Not Cool is described pretty well in its tag line "The Hipster Elite and Their War On You". Being a person who has long touted how ridiculous our pop culture is and how detrimental it is to those who don't pay attention, the title intrigued me. I'm definitely "not cool" - always have been - and I have learned to wear it like a badge of pride, letting my "freak flag fly" so to speak :) In this book, Gutfeld points out specific instances that the desire to be viewed as cool has caused major societal problems, even leading to deaths on a massive scale. We allow people to commit horrible acts of violence and evil, justifying it for them because we don't want to be seen as going against "the coolerati". Some of the examples he uses are: the Angela Davis/George Jackson craziness in the 70s, the Jenny McCarthy anti-vaccine movement, the movie Elephant about the Columbine shootings, Rolling Stone's pretty-boy cover photo of the Boston Marathon Bomber, and much more. Gutfeld does make an interesting point: our modern society is more concerned with "understanding" these mass-murderers and criminals than remembering their helpless victims and their families. It's an interesting notion and really is messed up when you think about it. How many films have been made about various disgusting serial killers, yet how many have been made about their victims? It's horrible to think about. That's just one small piece of Gutfeld's ammo again the cool in this book.
Like I said, this isn't a book that I would normally read. This isn't because I don't agree with Gutfeld's politics - he is a libertarian, and I sway toward that party myself on most issues. Mostly I don't read books like this because I tend to agree with their point of view, so I can't necessarily learn much. Not Cool did point out many facets of each of the example instances that I hadn't known about before, mostly because our media didn't report on it because it was counter to what they wanted us to think. Gutfeld makes references to several celebrities and politicians throughout the book, some of whom I'm not familiar with because I don't care to watch the news. I won't pretend that this is an unbiased account of modern history. His opinions are unvarnished and accusatory, with the occasional uncouth joke or insult thrown out about those he criticizes. It was interesting to read things through his eyes, but still not my usual speed of book. Normally I don't put a lot of quotes in my reviews, but the final paragraph of this book really did a fantastic job of rounding it all off:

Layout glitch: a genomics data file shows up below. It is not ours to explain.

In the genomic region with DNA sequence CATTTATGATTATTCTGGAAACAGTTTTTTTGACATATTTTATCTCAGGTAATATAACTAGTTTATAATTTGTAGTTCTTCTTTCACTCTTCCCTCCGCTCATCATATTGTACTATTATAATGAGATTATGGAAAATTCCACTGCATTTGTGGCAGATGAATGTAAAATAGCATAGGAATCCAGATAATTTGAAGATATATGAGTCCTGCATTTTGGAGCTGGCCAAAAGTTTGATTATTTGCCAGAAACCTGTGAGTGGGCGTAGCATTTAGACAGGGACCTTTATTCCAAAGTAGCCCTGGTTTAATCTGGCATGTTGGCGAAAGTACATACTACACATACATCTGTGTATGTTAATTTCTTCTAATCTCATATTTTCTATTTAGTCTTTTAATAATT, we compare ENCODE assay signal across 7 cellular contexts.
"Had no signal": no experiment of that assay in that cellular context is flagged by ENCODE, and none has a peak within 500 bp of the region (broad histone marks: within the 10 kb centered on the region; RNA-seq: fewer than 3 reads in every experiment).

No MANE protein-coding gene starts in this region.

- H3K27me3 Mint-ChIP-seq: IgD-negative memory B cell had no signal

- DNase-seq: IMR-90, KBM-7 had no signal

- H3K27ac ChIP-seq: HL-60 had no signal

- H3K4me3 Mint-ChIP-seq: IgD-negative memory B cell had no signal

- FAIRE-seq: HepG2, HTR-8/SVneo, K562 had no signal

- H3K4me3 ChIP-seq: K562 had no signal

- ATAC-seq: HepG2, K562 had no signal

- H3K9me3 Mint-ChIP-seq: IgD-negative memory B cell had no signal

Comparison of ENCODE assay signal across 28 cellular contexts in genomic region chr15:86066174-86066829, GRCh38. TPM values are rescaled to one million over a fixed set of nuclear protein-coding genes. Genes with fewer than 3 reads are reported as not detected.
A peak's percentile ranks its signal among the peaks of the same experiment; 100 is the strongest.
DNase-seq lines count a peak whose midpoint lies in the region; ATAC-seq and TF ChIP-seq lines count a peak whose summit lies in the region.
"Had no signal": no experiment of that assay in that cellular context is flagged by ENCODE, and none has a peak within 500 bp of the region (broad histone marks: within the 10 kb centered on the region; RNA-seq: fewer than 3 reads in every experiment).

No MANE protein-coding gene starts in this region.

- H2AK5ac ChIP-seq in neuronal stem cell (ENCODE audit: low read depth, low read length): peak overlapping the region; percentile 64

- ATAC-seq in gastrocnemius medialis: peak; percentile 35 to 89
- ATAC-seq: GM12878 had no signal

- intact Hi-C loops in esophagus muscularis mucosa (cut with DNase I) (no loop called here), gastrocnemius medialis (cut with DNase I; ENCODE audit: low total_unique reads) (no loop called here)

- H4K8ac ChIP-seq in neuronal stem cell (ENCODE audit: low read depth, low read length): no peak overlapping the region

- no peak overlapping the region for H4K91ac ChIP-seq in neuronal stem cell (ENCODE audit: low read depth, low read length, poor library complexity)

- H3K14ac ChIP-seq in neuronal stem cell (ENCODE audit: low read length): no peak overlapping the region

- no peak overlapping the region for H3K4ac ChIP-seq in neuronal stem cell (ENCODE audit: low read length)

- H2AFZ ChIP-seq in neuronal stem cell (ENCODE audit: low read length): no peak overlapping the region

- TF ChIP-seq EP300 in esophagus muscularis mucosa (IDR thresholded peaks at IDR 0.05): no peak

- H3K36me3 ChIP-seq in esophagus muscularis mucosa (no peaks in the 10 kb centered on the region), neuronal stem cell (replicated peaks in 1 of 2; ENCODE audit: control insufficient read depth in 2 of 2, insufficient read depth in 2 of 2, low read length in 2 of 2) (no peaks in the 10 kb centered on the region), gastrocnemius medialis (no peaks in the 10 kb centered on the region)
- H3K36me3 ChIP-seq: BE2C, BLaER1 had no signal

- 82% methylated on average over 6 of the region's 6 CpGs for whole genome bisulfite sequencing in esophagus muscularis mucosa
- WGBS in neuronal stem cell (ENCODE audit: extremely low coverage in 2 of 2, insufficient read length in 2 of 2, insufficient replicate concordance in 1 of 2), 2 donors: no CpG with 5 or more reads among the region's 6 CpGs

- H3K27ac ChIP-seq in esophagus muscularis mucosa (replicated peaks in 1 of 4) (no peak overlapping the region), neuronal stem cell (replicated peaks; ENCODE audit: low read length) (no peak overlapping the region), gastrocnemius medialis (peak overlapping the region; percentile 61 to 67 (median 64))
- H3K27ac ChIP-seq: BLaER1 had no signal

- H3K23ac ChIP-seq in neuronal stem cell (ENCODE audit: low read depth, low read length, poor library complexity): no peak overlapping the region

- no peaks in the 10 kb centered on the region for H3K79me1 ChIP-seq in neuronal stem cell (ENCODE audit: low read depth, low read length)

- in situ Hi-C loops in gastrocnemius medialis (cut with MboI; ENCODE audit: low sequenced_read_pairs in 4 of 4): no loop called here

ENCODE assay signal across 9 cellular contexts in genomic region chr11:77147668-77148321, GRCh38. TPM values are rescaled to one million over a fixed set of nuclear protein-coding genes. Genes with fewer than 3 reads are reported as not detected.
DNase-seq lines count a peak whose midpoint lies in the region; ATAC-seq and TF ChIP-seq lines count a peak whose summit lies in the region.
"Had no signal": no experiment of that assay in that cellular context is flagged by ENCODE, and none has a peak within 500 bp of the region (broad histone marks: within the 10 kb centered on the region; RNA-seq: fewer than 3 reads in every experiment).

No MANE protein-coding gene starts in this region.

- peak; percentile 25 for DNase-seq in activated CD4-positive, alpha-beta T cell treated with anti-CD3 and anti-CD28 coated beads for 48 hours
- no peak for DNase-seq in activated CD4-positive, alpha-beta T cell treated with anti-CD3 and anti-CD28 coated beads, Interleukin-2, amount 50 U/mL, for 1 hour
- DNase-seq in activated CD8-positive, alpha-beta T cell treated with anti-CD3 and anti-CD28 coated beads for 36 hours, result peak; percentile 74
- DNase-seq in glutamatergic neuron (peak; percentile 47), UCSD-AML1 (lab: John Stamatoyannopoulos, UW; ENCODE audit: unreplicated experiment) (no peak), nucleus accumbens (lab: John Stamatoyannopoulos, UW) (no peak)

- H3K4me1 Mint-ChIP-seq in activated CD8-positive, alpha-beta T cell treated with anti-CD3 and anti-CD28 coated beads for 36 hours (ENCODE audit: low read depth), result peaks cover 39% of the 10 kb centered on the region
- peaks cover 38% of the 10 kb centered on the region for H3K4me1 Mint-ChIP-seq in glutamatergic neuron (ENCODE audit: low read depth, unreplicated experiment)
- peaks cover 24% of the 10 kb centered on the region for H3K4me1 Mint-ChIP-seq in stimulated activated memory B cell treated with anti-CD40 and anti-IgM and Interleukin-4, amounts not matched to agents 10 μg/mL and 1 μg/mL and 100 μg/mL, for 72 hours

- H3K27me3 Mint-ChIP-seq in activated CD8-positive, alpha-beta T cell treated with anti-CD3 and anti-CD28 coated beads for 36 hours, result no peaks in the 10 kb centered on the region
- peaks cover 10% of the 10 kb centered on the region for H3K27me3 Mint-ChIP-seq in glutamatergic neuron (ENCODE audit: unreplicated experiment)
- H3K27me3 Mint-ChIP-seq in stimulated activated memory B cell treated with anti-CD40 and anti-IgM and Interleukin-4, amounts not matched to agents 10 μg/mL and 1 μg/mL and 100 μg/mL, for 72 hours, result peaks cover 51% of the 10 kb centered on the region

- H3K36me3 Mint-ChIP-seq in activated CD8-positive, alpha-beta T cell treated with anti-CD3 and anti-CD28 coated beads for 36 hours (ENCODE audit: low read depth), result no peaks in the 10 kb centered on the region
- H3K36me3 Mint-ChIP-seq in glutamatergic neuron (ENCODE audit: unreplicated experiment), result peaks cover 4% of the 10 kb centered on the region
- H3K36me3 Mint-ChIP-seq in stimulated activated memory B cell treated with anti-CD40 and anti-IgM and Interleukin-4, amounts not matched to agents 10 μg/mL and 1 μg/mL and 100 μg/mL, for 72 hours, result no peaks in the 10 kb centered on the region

It is a mistake to worry about how others view you. Other people are like images created in your mind - it is only your desire to appease or impress them that makes them meaningful. I refer specifically to peers you want to impress, not your family. If they're impressed, you've done your job, and if they're disgusted, you should listen. By pretending that the cool are mannequins, you can disarm the desire for cool and eliminate the need for acceptance. You reclaim your authority. You don't need their observation or approval. You're already observed by those who matter: your family, your friends, yourself. Don't let the cool replace those things. Who needs it? You don't. Really, you don't. It won't help you one bit. We all have the feeling that we are being watched, but by what? Your conscience? Who knows. What we have to learn is that it is better to imagine being watched by something moral and good than by something who's criteria are amoral. Your ego will be fed, but nothing cool will provide that sustenance.It was also a big boost to me that I pretty much fall into his description of uncool, which I strive for to be honest, lol. It was also nice to have my church described so accurately when he used it as an example of a true, functioning charity (but we are most definitely "uncool"). The truth is that most of the "cool" people in the world have done nothing to deserve their status except make the rest of us feel lesser. Once they have our attention on their "coolness", they try to spread their influence on topics they don't understand and have done no research on, but for some reason they still get the spotlight and a large chunk of our population usually takes their opinions as real facts. This is poisonous at the very least. This books just made me a little more proud that I am completely uncool :) I give this book 3 out of 5 stars.